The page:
Two more earthquakes have occurred near Christchurch early on Monday morning.
Some residents report being woken by a magnitude 4.4 quake at 0.10am on Monday, at a depth of 3km.
And a magnitude 3.0 quake was recorded at 2.01am, at a depth of 6km.
Both were within 5km of Christchurch.
Part of central Christchurch remains cordoned off after a series of quakes damaged 20 buildings on Boxing Day. A guard was maintained overnight.
At least 16 aftershocks were recorded from 2am onwards on Sunday. The strongest was magnitude 4.9 at 10.30am, at a depth of 12km.
Power supplies were temporarily cut and a large shopping centre was evacuated.
Boxing Day is one of the busiest shopping days of the year. A Radio New Zealand in the city says it was pure luck that no-one was injured.
Buildings were exploding, and I thought it was glass but it was rock!, said one witness.
Music shop owner Roger Cleave said the latest shocks did more damage than the big quake in September.
This one was a lot more violent and a lot more stuff has fallen off, he said.
Christchurch City Council has established an emergency operations centre and recalled many personnel from leave to deal with the shocks.
The Duty Seismologist at GNS Science says the latest series of earthquake aftershocks felt stronger than previous aftershocks because of where the earthquake's epicentre was located.
Seismologist John Ristau told Summer Report that large magnitude aftershocks are common a number of months after the main earthquake.
Closures on Lichfield St and Colombo St were lifted on Sunday afternoon.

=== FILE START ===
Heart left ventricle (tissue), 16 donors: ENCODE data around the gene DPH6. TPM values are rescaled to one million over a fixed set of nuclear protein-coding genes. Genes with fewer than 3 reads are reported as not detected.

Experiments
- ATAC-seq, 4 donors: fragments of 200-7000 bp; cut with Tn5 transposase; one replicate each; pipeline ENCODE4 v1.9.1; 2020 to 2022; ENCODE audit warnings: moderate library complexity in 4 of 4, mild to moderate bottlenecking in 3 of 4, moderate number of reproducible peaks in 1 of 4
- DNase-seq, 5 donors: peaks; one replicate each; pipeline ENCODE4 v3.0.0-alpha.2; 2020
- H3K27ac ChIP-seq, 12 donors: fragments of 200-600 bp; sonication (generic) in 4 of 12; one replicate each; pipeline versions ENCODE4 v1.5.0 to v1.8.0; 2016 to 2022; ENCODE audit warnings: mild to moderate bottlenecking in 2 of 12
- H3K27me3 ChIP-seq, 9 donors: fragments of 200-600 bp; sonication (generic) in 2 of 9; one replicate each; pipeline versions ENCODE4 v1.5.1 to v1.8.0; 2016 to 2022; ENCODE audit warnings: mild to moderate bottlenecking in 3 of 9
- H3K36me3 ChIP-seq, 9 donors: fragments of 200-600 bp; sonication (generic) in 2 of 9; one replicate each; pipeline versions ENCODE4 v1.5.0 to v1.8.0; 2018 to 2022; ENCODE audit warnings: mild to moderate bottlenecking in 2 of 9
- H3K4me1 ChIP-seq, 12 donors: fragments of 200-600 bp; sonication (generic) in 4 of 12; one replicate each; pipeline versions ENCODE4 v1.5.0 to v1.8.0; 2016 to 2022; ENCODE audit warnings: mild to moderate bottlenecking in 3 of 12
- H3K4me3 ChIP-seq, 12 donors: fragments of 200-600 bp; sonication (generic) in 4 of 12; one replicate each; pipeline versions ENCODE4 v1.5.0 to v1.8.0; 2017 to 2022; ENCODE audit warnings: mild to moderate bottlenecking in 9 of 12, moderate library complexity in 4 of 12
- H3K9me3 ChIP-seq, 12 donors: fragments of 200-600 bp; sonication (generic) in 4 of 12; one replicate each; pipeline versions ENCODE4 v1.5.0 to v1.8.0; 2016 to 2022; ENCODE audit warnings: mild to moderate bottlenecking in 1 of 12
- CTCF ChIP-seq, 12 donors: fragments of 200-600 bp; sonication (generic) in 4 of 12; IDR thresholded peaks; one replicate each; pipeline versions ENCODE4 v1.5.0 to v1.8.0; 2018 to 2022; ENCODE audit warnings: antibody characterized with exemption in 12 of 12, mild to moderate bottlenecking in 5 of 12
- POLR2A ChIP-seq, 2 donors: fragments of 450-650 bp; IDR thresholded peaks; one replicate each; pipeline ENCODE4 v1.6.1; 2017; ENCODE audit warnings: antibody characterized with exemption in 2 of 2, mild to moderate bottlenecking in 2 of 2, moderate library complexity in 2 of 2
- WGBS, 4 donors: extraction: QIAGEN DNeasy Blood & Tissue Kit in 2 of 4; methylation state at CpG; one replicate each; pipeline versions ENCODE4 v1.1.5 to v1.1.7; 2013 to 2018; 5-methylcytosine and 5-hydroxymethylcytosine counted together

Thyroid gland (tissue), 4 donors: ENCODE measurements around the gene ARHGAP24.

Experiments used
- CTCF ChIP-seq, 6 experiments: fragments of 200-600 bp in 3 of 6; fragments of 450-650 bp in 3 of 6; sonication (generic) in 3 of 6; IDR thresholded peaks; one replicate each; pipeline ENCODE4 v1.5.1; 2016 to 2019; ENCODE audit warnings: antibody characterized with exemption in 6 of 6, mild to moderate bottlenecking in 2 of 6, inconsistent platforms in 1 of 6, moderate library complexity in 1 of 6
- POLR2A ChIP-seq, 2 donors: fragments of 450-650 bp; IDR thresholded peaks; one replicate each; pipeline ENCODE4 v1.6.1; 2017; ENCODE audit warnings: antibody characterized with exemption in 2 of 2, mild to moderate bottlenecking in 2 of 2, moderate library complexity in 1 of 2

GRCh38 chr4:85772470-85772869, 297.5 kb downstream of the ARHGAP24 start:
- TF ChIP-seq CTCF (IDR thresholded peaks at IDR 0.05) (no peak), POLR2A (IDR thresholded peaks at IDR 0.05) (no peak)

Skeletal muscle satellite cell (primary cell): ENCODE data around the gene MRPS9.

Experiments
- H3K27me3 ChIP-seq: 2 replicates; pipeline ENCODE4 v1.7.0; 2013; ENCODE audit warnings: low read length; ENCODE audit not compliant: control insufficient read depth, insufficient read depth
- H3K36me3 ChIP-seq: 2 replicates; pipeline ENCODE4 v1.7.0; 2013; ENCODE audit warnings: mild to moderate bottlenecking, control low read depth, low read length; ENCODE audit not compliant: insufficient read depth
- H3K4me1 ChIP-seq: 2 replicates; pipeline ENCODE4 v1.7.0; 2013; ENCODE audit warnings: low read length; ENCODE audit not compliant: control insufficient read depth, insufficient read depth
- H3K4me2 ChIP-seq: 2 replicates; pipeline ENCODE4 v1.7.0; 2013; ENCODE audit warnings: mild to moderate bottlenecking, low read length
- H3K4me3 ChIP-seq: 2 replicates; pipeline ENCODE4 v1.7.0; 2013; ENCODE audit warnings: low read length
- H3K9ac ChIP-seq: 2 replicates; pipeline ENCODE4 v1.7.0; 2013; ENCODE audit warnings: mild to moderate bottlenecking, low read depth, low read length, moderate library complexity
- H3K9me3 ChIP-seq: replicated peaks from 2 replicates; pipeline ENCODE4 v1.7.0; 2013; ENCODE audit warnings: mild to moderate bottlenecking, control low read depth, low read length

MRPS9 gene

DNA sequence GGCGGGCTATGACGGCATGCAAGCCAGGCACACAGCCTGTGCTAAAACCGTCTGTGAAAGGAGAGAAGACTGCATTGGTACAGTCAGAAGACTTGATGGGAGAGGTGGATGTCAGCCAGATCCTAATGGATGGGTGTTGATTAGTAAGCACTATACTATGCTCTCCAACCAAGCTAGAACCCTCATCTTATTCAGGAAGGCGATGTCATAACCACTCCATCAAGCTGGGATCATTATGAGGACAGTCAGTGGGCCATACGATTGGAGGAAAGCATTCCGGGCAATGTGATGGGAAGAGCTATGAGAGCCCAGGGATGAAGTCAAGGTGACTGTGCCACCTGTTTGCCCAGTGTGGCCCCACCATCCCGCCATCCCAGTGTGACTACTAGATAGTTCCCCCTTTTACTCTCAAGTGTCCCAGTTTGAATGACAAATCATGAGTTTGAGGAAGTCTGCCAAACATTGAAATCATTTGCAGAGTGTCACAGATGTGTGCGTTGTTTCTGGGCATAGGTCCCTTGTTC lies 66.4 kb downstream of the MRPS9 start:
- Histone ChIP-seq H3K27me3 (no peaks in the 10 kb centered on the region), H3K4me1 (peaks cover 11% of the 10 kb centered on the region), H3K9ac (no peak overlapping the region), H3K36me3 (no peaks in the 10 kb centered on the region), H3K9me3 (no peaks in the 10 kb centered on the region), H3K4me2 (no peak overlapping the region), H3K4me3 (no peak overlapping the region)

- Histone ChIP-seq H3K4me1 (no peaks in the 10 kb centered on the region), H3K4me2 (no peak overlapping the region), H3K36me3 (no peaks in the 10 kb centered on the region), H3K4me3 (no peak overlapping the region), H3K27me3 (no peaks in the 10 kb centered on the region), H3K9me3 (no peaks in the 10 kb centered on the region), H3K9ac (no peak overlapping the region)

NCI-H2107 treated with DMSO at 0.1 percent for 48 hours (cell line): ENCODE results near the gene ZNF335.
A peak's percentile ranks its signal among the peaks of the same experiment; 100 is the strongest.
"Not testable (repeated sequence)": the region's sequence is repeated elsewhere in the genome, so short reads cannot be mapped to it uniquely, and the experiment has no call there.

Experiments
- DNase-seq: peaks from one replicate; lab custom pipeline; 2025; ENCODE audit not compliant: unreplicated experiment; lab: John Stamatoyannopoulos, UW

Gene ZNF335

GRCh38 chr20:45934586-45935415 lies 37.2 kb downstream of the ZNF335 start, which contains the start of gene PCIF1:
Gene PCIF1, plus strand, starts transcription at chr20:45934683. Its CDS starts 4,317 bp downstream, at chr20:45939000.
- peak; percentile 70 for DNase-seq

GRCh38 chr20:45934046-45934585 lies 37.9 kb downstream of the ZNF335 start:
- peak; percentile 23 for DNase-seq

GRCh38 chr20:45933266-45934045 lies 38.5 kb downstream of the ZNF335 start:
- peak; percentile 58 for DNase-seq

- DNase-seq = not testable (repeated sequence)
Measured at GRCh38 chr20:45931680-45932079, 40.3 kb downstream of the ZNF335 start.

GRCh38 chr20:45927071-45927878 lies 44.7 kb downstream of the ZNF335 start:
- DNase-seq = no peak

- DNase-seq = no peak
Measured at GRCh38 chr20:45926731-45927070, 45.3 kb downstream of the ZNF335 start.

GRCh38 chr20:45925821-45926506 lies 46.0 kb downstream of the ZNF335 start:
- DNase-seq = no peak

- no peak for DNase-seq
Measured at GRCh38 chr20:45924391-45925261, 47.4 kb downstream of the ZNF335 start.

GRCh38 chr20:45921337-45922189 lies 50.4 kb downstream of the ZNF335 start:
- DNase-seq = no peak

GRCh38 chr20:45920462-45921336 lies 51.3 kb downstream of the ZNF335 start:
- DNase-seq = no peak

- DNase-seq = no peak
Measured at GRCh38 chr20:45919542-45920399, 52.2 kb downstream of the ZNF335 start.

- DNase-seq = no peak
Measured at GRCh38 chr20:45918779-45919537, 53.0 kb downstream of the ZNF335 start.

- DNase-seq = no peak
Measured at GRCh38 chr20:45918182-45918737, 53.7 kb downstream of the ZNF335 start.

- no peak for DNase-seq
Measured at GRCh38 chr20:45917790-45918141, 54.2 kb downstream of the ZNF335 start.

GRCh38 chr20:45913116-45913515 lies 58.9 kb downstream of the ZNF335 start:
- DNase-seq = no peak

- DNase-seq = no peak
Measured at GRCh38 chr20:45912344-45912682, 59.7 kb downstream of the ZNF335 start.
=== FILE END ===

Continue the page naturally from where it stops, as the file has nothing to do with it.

Hereford St between Oxford Tce and Colombo St opened again to traffic before midnight.
However, closures remained in place overnight in the following locations:
Cashel St (City Mall) from Oxford Tce to Colombo St
Gloucester St from Manchester St to Latimer Square
Manchester St from Worcester St to Gloucester St
Manchester St from Hereford St to Cashel St (existing closure from previous damage)
A number of individual buildings which were damaged remain fenced off.
In a statement, Inspector Derek Erasmus said the overnight cordons would help ensure public safety until further building assessments can be carried out tomorrow.
We need to maintain cordons in these locations because of the potential risk to safety from damaged buildings, including falling masonry and brickwork, and damaged windows, he said.
These cordons will be assessed again tomorrow (Monday) and we hope that we can further reduce the extent of the road closures.
We want to cause the least disruption possible so that activity in the city can return to normal.
4 Sept Big One
A magnitude 7.1 earthquake occurred in Canterbury at 4.35am on 4 September.
A state of emergency was declared and the central business district in Christchurch was cordoned-off for several days. Aftershocks have been occurring ever since.
The state of emergency was in force until 16 September.